Bettye Miller, UC Riverside
A bachelor of science degree in sustainability studies that emphasizes social and environmental justice issues will launch at UC Riverside in fall 2015.
Offered through the Department of Gender and Sexuality Studies, the interdisciplinary B.S. degree will focus on challenges to sustainability such as climate change, air and water pollution, toxic contamination, energy demands, economic growth, agricultural production, and environmental degradation. It is believed to be the first program of its kind to be offered by a gender and sexuality studies department in the United States.
“In a time of growing concern over natural resources, the new major in sustainability studies will give UCR undergraduates the opportunity to develop solutions to challenges to our region and to the world as they complete their undergraduate education,” said Peter Graham, associate dean of the College of Humanities, Arts and Social Sciences.
Emphasizing social and environmental justice issues recognizes that the poor and other vulnerable populations “are first and hardest hit by unsustainable practices of extraction, industrialization, finance, corporate agriculture, air and water pollution, environmental degradation, and the forms of exploitation and denial of rights that accompany these,” explained Marguerite Waller, professor and chair of the Department of Gender and Sexuality Studies.
Researchers who do global environmental work have reported on the feminization of poverty, added Jade Sasser, assistant professor of gender and sexuality studies, noting that 70 percent of the world’s poor are women.
“There is a relationship between environmental, economic and social justice factors and who is most likely to suffer,” she said. Sasser was recruited last year to help launch the B.S. degree because of her research in environmental science, policy and management, Waller said.
The new degree, which was approved by the Riverside Division of the Academic Senate in May, is an outgrowth of the department’s current curriculum and reflects student interest in an interdisciplinary approach to sustainability issues. It also aligns with UC President Janet Napolitano’s sustainability initiative that calls for all UC campuses to be carbon-neutral by 2025 and for curricula that encourage sustainable practices and infrastructure.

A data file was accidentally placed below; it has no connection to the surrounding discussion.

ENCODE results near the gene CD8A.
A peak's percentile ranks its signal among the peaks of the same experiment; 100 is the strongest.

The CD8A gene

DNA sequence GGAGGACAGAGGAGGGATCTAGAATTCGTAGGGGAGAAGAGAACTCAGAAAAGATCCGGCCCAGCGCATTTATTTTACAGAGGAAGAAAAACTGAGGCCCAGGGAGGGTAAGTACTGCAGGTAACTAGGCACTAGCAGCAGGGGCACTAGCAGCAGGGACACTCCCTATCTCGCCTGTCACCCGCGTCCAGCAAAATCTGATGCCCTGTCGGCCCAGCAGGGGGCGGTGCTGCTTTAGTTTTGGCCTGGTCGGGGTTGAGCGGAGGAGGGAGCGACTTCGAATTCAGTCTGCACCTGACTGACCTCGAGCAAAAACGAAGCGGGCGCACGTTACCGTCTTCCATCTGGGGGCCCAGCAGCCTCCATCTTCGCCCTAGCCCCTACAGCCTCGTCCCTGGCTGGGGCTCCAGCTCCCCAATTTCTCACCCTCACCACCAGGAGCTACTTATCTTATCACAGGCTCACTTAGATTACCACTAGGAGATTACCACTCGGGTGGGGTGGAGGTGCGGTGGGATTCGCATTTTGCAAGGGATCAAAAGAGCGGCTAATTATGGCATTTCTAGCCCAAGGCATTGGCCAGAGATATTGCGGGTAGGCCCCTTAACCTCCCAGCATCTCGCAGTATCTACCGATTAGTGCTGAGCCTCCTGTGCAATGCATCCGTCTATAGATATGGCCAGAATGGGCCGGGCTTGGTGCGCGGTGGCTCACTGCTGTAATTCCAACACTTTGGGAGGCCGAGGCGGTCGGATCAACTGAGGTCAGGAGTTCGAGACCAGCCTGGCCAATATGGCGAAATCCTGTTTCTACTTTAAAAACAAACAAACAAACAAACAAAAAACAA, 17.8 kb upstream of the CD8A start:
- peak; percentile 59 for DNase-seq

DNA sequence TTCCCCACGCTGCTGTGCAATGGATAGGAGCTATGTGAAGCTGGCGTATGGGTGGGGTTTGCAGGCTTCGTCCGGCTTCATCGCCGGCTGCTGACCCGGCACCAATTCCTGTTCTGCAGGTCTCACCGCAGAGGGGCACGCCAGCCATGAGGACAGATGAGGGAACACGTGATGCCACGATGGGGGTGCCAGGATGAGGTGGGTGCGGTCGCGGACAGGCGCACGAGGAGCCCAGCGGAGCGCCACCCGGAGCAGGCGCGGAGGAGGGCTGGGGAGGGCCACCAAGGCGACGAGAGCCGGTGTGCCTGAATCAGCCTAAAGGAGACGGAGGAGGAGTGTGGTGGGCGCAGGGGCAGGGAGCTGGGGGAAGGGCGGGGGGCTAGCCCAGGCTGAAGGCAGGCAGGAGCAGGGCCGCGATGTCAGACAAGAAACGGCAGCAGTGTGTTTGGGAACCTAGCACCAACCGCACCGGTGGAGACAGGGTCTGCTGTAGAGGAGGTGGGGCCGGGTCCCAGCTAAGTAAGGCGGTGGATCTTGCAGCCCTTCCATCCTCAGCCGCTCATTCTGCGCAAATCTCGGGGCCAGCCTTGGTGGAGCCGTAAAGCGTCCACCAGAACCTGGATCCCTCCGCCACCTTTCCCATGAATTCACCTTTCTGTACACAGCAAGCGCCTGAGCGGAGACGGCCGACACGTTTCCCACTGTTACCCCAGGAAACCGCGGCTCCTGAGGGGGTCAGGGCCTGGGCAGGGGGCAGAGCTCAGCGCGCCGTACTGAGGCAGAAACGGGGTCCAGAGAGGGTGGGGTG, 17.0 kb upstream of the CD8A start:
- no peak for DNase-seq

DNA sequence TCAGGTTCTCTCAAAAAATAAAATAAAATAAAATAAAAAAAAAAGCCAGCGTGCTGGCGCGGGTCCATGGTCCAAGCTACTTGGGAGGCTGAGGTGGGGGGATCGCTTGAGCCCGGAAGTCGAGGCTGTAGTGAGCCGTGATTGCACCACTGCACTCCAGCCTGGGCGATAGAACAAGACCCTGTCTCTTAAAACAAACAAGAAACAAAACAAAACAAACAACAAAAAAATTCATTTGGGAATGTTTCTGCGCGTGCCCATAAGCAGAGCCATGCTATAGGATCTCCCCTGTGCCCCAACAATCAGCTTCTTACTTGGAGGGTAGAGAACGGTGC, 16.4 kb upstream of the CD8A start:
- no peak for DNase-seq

“The new undergraduate degree in sustainability will be pivotal in promoting sustainability literacy at UCR,” said John Cook, director of sustainability. “The campus is embarking on a provocative and exciting quest to have all UCR undergraduates complete a sustainability literacy certification by the time they graduate. Having a degree program and tenure-track faculty focused on sustainability, especially with an expertise on social and environmental justice, will provide a wonderful resource in support of campuswide sustainability efforts.”
Students enrolled in the new B.S. program will take more science courses than typical humanities, arts and social sciences majors, as well as a quantitative course and a capstone seminar in interdisciplinary methodology. Courses in gender and sustainability, natural and earth sciences, engineering, health and medicine, cultural studies, policy, media, and social sciences will prepare students to respond to challenges to local, regional and global sustainability.
Through internships, students will partner with community groups on sustainability research projects as well. A yearlong series of speakers and films will launch in October and will be open to the campus community and the public.
Policymakers who overemphasize reproduction and population growth in seeking solutions to environmental issues overlook opportunities for engaging women as leaders in addressing climate change and other sustainability challenges, Sasser said, adding that policies which focus on contraception as a solution to unsustainable population growth “continue to blame women and let militaries and corporations off the hook.”
Juliann Allison, associate professor of gender and sexuality studies and public policy, said gender disparities in environmental issues became apparent in research she conducted on the impacts of acid rain along the U.S.-Mexico border more than a decade ago.
“Women have a different experience of living on the border, of pollution and of raising their families,” she explained. Around the world, it is typically women who scavenge for wood and other energy sources, and who grow food to feed their families (women grow 70 percent of the world’s food), so environmental issues that affect crops, health and natural resources particularly impact women.
Many of the world’s environmental movements are organized by women, noted Chikako Takeshita, associate professor of gender and sexuality studies and the program’s architect.
“Examples are bountiful, from Kenyan women who grow seedlings for the Green Belt reforestation project to Mexican women in coastline villages who remove plastic waste from the beaches and recycle them, and from American mothers who use cloth diapers instead of disposable ones to maquiladora workers on the U.S.-Mexico border who fight multinational corporations that dump toxic waste in their neighborhood,” Takeshita said. “Some women engage in these activities as a source of income and others to protect the health of their family. Either way, gender roles in their societies often put women on the path to become the key drivers of sustainability.”